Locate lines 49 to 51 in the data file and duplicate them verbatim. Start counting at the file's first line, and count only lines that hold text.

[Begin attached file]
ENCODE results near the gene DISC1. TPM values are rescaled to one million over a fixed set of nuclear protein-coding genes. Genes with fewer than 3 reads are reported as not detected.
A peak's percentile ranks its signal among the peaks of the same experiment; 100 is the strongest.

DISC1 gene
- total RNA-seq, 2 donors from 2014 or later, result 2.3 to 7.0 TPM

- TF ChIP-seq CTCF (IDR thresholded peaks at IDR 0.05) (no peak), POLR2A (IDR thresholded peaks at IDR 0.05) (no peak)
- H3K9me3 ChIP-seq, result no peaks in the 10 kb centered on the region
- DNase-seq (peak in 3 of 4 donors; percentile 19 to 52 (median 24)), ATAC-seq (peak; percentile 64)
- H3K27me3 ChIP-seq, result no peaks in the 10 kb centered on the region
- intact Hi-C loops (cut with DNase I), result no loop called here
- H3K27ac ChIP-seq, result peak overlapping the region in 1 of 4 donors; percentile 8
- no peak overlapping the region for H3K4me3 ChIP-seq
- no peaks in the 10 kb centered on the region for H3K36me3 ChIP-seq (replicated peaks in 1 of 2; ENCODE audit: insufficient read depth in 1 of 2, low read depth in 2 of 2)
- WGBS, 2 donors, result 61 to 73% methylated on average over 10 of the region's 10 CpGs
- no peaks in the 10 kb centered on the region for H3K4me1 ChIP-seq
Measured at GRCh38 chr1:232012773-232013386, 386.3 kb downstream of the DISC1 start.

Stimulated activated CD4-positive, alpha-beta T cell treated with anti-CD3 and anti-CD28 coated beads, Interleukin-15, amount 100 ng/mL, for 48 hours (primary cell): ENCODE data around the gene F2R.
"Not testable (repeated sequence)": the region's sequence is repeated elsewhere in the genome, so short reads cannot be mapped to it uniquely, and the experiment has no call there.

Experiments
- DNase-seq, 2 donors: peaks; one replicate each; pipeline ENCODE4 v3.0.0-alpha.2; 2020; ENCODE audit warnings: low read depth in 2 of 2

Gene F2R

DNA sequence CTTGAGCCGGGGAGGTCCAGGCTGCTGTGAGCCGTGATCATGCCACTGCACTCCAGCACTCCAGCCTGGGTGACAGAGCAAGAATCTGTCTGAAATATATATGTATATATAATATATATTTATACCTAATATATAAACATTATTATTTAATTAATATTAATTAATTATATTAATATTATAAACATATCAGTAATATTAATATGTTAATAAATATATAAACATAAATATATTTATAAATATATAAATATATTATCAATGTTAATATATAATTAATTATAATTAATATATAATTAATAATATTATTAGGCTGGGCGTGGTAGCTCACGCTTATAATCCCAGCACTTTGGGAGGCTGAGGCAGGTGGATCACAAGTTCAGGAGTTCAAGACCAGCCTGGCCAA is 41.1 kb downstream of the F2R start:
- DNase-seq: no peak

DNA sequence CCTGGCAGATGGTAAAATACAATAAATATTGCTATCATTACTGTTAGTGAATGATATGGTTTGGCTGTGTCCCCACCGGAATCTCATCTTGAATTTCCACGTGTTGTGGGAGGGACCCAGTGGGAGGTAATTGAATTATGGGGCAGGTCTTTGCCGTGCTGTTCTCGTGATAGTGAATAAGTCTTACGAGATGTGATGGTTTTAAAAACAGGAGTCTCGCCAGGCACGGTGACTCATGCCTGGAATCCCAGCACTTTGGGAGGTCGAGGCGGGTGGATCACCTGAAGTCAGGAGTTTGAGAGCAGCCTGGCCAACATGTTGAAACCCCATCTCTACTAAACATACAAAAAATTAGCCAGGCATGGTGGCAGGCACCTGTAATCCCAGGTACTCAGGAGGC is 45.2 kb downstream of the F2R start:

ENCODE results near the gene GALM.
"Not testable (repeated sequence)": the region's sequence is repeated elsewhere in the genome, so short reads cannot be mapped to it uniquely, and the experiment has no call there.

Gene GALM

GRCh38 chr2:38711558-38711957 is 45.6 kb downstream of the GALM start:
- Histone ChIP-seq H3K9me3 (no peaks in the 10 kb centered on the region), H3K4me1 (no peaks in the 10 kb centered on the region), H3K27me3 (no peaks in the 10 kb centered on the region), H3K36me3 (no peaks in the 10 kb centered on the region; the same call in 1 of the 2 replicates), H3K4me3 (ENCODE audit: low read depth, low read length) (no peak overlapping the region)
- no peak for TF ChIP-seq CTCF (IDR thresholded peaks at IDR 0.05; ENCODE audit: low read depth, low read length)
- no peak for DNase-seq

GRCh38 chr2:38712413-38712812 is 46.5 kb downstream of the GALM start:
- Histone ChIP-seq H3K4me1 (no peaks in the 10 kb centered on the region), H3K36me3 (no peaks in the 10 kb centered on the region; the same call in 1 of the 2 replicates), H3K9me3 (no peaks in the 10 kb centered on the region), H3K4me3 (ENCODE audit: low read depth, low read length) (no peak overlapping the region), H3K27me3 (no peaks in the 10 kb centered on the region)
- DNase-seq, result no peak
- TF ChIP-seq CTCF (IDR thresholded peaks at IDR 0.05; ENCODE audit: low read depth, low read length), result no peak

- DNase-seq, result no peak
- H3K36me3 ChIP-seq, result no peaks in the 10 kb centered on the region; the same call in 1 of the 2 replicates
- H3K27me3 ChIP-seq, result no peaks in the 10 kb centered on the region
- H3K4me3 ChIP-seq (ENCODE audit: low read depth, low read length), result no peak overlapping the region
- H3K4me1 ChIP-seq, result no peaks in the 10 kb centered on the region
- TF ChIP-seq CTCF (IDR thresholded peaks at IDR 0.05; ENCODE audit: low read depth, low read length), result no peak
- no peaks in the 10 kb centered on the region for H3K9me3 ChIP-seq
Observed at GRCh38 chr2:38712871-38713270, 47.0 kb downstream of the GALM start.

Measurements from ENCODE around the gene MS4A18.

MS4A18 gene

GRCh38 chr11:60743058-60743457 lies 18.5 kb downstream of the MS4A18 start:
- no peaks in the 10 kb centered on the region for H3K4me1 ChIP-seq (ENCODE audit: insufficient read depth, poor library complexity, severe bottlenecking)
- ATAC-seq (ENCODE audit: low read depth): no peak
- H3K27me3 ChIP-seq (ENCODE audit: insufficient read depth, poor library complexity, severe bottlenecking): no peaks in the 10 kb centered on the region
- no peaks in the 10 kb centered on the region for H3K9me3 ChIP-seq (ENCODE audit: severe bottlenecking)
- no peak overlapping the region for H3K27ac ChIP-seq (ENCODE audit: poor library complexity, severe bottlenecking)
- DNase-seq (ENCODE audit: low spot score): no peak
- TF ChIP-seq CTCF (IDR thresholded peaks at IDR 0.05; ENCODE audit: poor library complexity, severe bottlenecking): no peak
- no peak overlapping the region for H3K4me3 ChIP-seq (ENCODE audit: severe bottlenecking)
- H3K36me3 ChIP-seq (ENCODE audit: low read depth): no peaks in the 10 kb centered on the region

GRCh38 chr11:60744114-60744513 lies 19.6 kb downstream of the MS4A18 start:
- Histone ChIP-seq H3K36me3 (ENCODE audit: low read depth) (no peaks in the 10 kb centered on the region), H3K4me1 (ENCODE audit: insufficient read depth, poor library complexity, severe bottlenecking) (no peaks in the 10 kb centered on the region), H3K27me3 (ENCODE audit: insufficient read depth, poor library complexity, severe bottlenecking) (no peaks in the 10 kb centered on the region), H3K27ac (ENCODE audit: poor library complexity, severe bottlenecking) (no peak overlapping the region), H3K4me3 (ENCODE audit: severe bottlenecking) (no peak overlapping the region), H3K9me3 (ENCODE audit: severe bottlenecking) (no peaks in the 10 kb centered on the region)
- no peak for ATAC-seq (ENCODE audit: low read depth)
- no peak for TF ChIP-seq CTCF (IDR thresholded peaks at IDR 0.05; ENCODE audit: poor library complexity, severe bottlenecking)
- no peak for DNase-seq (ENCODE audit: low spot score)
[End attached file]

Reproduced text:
- no peaks in the 10 kb centered on the region for H3K9me3 ChIP-seq (ENCODE audit: severe bottlenecking)
- no peak overlapping the region for H3K27ac ChIP-seq (ENCODE audit: poor library complexity, severe bottlenecking)
- DNase-seq (ENCODE audit: low spot score): no peak